I had to fight these voices with everything I had, to reassure myself that it is not selfish to pursue your dreams, or to spend time doing things that inspire you to be your best self. Life is too short to make concessions based on others’ opinions or my own opinions that have been influenced by a lifetime of people downplaying the importance of the need to feed my creative life. To write, to tell a story, is as vital to me as food and shelter. I may not die without it, but I will face spiritual starvation and my body will decay in an imperceptible way.
As I set forth, I feel like a pioneer, equally excited, hopeful, and terrified at the road ahead. Like those early pioneers who set out into the unknown around 200 years ago, I’ll be traveling over 2,200 miles (2,335 for me); they didn’t know what they’d find at any point in the journey or at its end, and neither do I. And like the Oregon Trailblazers, I also have never met the tribe that I’ll become a part of when I get there.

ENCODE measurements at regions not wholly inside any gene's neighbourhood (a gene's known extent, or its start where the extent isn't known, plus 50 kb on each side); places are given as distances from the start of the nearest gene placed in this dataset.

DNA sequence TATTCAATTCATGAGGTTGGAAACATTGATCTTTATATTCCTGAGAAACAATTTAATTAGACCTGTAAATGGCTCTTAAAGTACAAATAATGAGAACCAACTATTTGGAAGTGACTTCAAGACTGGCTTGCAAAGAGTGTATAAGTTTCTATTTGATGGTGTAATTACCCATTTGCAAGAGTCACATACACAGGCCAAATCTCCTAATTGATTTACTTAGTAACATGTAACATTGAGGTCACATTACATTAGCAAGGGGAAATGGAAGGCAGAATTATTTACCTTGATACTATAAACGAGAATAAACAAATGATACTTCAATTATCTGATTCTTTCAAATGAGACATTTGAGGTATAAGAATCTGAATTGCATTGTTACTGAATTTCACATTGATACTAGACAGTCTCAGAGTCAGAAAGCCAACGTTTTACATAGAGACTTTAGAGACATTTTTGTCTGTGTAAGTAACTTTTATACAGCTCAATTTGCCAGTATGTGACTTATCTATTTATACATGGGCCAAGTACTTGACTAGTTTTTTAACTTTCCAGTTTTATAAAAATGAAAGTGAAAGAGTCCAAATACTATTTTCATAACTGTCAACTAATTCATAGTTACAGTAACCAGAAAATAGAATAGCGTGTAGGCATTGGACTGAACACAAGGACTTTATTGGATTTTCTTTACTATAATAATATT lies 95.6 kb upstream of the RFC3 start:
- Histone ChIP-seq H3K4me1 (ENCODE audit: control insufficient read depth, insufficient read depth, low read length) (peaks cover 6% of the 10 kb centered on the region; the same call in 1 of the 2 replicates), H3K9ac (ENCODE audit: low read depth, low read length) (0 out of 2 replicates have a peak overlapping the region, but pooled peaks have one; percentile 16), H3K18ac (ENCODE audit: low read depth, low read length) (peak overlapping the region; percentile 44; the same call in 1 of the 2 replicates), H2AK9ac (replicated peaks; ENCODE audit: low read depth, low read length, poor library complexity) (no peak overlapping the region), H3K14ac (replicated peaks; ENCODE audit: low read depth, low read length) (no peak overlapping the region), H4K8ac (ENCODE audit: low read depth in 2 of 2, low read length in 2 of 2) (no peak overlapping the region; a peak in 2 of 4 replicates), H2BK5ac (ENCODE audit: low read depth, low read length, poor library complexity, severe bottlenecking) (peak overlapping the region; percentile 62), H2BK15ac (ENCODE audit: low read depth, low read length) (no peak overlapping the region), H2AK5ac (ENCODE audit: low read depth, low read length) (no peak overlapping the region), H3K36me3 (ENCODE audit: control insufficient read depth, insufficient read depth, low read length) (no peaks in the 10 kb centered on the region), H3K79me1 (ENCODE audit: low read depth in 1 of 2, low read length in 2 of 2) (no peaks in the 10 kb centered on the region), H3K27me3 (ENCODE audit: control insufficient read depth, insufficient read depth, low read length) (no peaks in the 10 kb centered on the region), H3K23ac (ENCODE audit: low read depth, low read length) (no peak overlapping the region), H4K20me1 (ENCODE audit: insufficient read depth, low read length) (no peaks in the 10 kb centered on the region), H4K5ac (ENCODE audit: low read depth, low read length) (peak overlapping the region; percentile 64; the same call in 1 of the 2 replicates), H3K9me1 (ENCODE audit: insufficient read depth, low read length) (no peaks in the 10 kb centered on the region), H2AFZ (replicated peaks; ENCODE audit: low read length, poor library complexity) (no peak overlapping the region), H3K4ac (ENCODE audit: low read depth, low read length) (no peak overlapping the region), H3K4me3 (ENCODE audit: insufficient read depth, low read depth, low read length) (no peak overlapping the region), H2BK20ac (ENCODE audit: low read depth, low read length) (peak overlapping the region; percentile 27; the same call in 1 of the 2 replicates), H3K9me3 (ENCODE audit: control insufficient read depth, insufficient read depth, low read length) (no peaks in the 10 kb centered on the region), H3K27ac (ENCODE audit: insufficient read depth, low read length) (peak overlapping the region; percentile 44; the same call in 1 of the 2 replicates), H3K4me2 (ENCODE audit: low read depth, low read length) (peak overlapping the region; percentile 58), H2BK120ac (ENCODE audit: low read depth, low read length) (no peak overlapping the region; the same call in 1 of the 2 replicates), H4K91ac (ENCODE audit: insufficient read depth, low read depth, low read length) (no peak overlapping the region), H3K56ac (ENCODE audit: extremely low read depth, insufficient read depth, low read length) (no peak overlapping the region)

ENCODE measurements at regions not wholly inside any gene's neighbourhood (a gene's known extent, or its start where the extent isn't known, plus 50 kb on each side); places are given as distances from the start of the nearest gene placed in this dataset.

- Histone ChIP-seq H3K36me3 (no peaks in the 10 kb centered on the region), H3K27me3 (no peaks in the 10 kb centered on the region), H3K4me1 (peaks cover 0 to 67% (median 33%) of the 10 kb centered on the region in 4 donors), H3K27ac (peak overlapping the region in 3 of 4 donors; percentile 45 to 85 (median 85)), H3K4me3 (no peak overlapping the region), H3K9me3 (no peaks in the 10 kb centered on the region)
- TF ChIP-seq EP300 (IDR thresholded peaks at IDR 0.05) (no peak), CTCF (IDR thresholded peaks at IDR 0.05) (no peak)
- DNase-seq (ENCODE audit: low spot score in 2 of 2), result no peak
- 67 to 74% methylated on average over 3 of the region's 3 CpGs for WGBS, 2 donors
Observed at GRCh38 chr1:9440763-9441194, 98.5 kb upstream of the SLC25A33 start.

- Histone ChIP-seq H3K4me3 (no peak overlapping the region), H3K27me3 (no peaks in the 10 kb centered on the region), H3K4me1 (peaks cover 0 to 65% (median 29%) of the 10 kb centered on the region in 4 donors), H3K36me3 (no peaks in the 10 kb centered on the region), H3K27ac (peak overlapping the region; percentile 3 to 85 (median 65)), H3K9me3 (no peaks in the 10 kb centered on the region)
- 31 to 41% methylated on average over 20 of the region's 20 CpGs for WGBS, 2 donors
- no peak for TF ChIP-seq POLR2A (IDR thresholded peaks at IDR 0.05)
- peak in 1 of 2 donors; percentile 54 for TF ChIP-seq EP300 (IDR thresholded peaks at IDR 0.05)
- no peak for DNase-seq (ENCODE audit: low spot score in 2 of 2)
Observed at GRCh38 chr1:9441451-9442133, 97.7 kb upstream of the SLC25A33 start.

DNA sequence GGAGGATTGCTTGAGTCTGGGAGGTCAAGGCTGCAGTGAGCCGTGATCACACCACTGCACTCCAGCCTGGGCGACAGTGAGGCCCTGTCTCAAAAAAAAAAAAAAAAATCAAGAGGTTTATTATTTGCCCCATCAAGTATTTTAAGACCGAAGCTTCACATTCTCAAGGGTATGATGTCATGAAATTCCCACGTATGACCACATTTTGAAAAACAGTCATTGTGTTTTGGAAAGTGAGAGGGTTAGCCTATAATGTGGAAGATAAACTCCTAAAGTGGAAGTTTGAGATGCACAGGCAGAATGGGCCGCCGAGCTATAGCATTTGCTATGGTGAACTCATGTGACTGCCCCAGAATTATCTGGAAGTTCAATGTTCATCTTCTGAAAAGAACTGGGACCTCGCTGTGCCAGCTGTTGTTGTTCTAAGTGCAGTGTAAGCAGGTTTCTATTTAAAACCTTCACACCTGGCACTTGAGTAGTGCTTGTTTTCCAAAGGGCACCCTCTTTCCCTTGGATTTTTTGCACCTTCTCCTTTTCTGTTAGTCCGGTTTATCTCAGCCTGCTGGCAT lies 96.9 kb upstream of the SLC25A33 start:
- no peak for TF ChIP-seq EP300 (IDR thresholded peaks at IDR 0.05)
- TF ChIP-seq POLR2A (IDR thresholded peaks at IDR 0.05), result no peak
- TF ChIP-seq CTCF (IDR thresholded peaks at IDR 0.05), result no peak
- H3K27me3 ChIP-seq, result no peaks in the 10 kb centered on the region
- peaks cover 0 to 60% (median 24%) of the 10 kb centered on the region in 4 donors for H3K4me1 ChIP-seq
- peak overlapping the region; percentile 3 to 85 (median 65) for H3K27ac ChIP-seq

As I move from this life of comfort and familiarity into the unknown, I am also going in reverse, in that I will be living a lifestyle that is much closer to the earth, both literally and figuratively. And I will be moving spiritually into a relationship with nature that we have lost as a culture, coming face to face with the animals who gave their lives to feed us, clothe us, and sustain us in so many ways. Something we can’t get from the plastic or paper-wrapped meats at the grocery or butcher. And a life that honors these animals’ sacrifice by showing that we appreciate each and every part of them.
I’m at the point of no return now, and I know that this experience will forever change me in ways that people might or might not perceive. And when I return to “reality,” where my life feels much less grounded, I can always return in my memories and in the stories that I create, both real and unreal, nonfiction and fiction, and all the mythologies that make the stories worth reliving and retelling.